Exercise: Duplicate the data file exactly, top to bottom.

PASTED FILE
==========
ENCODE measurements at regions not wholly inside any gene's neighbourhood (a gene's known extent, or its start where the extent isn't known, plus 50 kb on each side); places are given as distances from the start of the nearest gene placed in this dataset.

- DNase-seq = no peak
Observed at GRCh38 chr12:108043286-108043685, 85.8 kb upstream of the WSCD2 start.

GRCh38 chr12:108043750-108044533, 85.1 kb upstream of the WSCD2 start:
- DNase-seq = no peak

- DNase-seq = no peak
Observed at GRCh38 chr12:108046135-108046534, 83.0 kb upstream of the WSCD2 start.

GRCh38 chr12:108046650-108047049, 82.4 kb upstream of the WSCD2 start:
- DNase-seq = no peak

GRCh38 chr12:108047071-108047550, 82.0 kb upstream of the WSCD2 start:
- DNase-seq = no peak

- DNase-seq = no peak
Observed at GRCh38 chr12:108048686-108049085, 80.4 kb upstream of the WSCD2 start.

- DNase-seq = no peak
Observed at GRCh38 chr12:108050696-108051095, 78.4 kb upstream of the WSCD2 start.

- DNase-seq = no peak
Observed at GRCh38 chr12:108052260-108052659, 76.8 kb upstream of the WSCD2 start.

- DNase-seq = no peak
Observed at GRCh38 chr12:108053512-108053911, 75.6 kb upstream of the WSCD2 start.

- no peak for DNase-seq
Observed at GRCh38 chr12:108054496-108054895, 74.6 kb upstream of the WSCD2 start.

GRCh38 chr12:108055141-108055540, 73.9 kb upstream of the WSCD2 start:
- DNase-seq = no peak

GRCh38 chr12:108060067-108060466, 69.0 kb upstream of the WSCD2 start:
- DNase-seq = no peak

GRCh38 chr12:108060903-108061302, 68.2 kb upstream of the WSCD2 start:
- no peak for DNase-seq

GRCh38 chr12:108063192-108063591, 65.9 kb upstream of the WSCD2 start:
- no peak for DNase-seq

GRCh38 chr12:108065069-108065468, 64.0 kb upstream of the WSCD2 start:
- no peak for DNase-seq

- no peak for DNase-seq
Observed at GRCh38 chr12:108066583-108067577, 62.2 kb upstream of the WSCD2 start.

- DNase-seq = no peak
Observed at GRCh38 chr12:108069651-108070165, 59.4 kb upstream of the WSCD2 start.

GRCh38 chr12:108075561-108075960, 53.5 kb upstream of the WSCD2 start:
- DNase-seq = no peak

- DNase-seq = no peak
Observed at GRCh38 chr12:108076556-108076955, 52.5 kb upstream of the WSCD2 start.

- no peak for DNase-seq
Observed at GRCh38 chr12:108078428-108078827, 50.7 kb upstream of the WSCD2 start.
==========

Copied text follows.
ENCODE measurements at regions not wholly inside any gene's neighbourhood (a gene's known extent, or its start where the extent isn't known, plus 50 kb on each side); places are given as distances from the start of the nearest gene placed in this dataset.

- DNase-seq = no peak
Observed at GRCh38 chr12:108043286-108043685, 85.8 kb upstream of the WSCD2 start.

GRCh38 chr12:108043750-108044533, 85.1 kb upstream of the WSCD2 start:
- DNase-seq = no peak

- DNase-seq = no peak
Observed at GRCh38 chr12:108046135-108046534, 83.0 kb upstream of the WSCD2 start.

GRCh38 chr12:108046650-108047049, 82.4 kb upstream of the WSCD2 start:
- DNase-seq = no peak

GRCh38 chr12:108047071-108047550, 82.0 kb upstream of the WSCD2 start:
- DNase-seq = no peak

- DNase-seq = no peak
Observed at GRCh38 chr12:108048686-108049085, 80.4 kb upstream of the WSCD2 start.

- DNase-seq = no peak
Observed at GRCh38 chr12:108050696-108051095, 78.4 kb upstream of the WSCD2 start.

- DNase-seq = no peak
Observed at GRCh38 chr12:108052260-108052659, 76.8 kb upstream of the WSCD2 start.

- DNase-seq = no peak
Observed at GRCh38 chr12:108053512-108053911, 75.6 kb upstream of the WSCD2 start.

- no peak for DNase-seq
Observed at GRCh38 chr12:108054496-108054895, 74.6 kb upstream of the WSCD2 start.

GRCh38 chr12:108055141-108055540, 73.9 kb upstream of the WSCD2 start:
- DNase-seq = no peak

GRCh38 chr12:108060067-108060466, 69.0 kb upstream of the WSCD2 start:
- DNase-seq = no peak

GRCh38 chr12:108060903-108061302, 68.2 kb upstream of the WSCD2 start:
- no peak for DNase-seq

GRCh38 chr12:108063192-108063591, 65.9 kb upstream of the WSCD2 start:
- no peak for DNase-seq

GRCh38 chr12:108065069-108065468, 64.0 kb upstream of the WSCD2 start:
- no peak for DNase-seq

- no peak for DNase-seq
Observed at GRCh38 chr12:108066583-108067577, 62.2 kb upstream of the WSCD2 start.

- DNase-seq = no peak
Observed at GRCh38 chr12:108069651-108070165, 59.4 kb upstream of the WSCD2 start.

GRCh38 chr12:108075561-108075960, 53.5 kb upstream of the WSCD2 start:
- DNase-seq = no peak

- DNase-seq = no peak
Observed at GRCh38 chr12:108076556-108076955, 52.5 kb upstream of the WSCD2 start.

- no peak for DNase-seq
Observed at GRCh38 chr12:108078428-108078827, 50.7 kb upstream of the WSCD2 start.